This is a tale from the Dark Ages, when Ireland was beginning to grasp Christianity, and was often plagued by invading Vikings from the north. Brendan (Evan McGuire), a boy whom is fostered by his uncle, Abbot Cellach (Brendan Gleeson) of Kells, had a gift for finding trouble, even when the scope of his world is not larger than the walls that surround the abbey and the village that is protected by it. Brendan also has a gift for art, but rarely gets to indulge in the illumination of the books in the scriptorium because he had other far more mundane duties to attend to in helping the men of the abbey build the walls to protect Kells. One day as Brendan is chasing down a wild goose, he runs into the illuminators, Brother Tang (Liam Hourican), Assoua (Paul Tylack), and Square (Paul Young), and they help him catch the goose. The lucky goose is not going to be roasted, but simply is going to lose a few tail feathers. The brothers are going to use them for quills. They go to the scriptorium and tell Brendan about Aidan, the man who seems like he must be the superhero of illuminators. They also tell Brendan of the project Aidan has been working on in the island of Iona. A secret book that is like none that has even been seen before. What the brothers do not know is that the unguarded island fell prey to viking raids, and Brother Aidan (Mick Lally) is on the run. Another thing they do not know is that he carries the Book of Iona with him.
When Aidan and his cat, Pangur Bán, come to Kells, he takes a liking to Brendan, because he recognizes the boy’s talent and love of illumination. Brendan still has to attend to his mundane tasks of helping the builders with the wall, but comes to visit with Aidan to learn new things. One evening, Aidan tells him of a certain nut that grows in the forest outside of the abbey walls that produces an emerald green ink, and asks Brendan to collect some for him. Brendan is forbidden to go outside the walls of the abbey, but his curiosity and desire to learn are far greater. He is still a kid, and is going to rebel when it comes to getting what he wants. He sneaks out of the abbey to the forest with Pangur Bán following him, and starts to hunt for the oaks that have the gall nuts Aidan needs. He and the cat are soon pursued by wolves, and find themselves surrounded as they climb to the top of a boulder. The cat gets away, but soon comes back as a shining white wolf calms the others. This is no ordinary wolf. The white wolf is a fairy, Aisling (Christen Mooney), and though she is suspicious of Brendan at first she becomes Brendan’s guide and friend in the forest.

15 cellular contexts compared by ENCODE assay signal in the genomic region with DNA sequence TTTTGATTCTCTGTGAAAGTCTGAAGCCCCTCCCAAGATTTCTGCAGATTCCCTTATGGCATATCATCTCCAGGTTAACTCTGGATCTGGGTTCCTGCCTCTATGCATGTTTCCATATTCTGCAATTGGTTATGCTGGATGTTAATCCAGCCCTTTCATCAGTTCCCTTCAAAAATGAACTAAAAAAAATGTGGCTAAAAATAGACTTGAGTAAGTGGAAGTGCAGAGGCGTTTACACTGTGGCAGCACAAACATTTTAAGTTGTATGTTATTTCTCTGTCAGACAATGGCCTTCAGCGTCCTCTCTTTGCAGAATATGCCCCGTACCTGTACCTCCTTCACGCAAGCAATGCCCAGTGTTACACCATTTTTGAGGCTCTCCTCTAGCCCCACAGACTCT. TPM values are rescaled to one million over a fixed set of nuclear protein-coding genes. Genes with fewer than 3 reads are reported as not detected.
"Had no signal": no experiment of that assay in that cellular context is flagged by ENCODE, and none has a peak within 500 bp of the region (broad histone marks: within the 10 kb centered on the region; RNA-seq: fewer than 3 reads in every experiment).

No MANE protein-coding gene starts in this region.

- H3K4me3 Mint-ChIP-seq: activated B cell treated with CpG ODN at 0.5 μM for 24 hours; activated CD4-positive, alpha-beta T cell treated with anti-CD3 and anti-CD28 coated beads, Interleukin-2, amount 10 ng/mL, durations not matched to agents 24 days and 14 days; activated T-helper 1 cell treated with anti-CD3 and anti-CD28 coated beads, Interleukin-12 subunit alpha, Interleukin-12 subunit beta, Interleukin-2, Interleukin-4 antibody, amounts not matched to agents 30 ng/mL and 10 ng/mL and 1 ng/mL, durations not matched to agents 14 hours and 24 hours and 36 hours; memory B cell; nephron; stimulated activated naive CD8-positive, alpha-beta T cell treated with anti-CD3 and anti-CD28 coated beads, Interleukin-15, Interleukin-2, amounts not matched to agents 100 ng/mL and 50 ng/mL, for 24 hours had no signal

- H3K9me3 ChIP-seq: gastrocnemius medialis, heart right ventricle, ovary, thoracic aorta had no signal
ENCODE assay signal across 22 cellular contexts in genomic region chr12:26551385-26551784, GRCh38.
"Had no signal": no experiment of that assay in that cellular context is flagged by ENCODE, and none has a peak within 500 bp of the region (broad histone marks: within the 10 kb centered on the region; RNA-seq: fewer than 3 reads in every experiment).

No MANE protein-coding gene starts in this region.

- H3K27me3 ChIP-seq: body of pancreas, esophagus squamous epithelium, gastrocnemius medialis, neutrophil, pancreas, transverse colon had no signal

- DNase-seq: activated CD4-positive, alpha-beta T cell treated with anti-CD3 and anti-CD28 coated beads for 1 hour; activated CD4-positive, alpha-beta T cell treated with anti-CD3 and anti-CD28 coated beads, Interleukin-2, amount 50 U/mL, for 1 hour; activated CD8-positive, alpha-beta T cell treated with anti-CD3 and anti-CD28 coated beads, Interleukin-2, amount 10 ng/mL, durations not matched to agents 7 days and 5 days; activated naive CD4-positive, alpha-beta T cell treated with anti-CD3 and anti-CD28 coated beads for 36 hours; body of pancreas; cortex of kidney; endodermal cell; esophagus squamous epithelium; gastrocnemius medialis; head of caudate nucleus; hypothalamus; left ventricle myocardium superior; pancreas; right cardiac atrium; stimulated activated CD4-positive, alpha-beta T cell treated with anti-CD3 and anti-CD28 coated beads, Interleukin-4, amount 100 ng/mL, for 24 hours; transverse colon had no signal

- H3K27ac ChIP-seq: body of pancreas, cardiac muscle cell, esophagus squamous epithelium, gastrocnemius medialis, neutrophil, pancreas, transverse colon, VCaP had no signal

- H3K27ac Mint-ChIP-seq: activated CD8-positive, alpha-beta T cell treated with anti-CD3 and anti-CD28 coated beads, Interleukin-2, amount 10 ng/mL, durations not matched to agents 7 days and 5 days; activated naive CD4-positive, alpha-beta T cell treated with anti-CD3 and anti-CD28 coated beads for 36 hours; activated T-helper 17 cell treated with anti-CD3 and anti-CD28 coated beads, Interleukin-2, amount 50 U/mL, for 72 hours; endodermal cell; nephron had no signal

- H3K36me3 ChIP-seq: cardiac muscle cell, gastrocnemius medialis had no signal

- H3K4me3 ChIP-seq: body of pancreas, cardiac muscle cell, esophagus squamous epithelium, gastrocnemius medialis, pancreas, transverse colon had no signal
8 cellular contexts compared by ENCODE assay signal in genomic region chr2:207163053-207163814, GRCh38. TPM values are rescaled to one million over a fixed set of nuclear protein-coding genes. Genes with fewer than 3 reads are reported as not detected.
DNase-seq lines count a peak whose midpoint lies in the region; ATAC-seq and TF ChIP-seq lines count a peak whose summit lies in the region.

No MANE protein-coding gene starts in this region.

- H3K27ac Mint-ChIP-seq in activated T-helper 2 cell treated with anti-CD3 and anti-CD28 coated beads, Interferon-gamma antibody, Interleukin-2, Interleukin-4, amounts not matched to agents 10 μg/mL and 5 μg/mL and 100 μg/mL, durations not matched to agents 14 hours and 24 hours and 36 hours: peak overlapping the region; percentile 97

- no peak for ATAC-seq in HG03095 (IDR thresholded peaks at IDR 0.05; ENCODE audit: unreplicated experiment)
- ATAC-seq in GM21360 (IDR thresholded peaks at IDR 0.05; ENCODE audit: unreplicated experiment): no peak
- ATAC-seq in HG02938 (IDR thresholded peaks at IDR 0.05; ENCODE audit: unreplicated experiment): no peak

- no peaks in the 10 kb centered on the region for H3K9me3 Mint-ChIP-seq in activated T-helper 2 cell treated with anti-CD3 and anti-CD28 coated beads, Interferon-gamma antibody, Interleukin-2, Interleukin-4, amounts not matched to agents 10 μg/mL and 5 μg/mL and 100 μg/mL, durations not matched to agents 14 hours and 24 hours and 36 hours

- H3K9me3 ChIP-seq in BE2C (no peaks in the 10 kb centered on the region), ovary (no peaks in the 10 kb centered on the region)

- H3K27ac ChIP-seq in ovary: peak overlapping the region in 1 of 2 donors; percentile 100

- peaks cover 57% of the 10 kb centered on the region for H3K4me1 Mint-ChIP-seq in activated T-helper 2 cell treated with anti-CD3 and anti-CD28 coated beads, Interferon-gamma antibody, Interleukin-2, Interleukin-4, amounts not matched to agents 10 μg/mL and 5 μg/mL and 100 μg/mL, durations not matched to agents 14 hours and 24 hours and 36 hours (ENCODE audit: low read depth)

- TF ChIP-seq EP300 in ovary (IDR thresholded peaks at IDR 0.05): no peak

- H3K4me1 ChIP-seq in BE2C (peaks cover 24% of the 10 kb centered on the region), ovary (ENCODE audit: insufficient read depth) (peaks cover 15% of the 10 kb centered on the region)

The Abbot learns of Brendan’s little outing, and forbids him to leave the confines of the abbey, but he goes out and learns about the ways of the forest from Aisling, as well as learning the nuance of illumination from Aidan. Aidan soon confesses that his age and eyesight are slowing him down, and that he might never be able to finish the Book of Iona. He had lost a special magnifying glass, the Eye of Collum-Cille, and without it, the details of his work cannot be done. The lens was taken from Crom Cruach, which is an evil serpant that lives near Aisling’s forest, is feared by her and her kind. Brendan attempts to go to the forest to get the glass, but is stopped, and confined to his room by the Abbot. Aisling uses her spirit magic to turn Pangur Bán into a spirit to help get the keys from the abbot’s chambers to help Brendan escape. Brendan comes up with a brave and creative plan to get the glass, but that won’t stop the Vikings from reaching and taking Kells. That takes Brendan’s game to a whole new level, but he never stops doing what he feels is his true purpose in life, to finish what Aidan started. Therefore The Book of Iona becomes The Book of Kells.
While there are many great movies out there featuring Irish folklore and legends, they are still made of some fluff. While The Secret of Kells has somewhat of a fluffiness to it, it is a serious story to be considered, even though it is an animated film. The lines are simple, and the colours bright, and there is enough mystery to keep everyone enthralled. The Brendan in this story is not the Saint Brendan of Clonfert, even though the stories come from about the same time period. Someday, maybe Cartoon Salon could treat us to this story, too. This tale has a wonderful mix of paganism and Christian legend, and it works well. No wonder it was nominated for Best Animated Picture in 2009. Sadly, it lost to Up, but that’s not so bad.
I give this film a Musing review of